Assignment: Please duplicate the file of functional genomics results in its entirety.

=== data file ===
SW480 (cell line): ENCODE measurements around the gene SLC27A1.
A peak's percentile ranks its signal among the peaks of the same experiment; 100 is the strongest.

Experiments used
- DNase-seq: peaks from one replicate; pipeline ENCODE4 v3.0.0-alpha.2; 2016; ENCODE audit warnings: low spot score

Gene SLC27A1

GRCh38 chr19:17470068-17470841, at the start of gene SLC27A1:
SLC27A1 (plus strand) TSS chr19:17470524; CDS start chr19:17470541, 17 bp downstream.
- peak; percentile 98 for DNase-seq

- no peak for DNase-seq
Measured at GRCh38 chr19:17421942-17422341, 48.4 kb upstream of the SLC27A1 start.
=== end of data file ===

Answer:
SW480 (cell line): ENCODE measurements around the gene SLC27A1.
A peak's percentile ranks its signal among the peaks of the same experiment; 100 is the strongest.

Experiments used
- DNase-seq: peaks from one replicate; pipeline ENCODE4 v3.0.0-alpha.2; 2016; ENCODE audit warnings: low spot score

Gene SLC27A1

GRCh38 chr19:17470068-17470841, at the start of gene SLC27A1:
SLC27A1 (plus strand) TSS chr19:17470524; CDS start chr19:17470541, 17 bp downstream.
- peak; percentile 98 for DNase-seq

- no peak for DNase-seq
Measured at GRCh38 chr19:17421942-17422341, 48.4 kb upstream of the SLC27A1 start.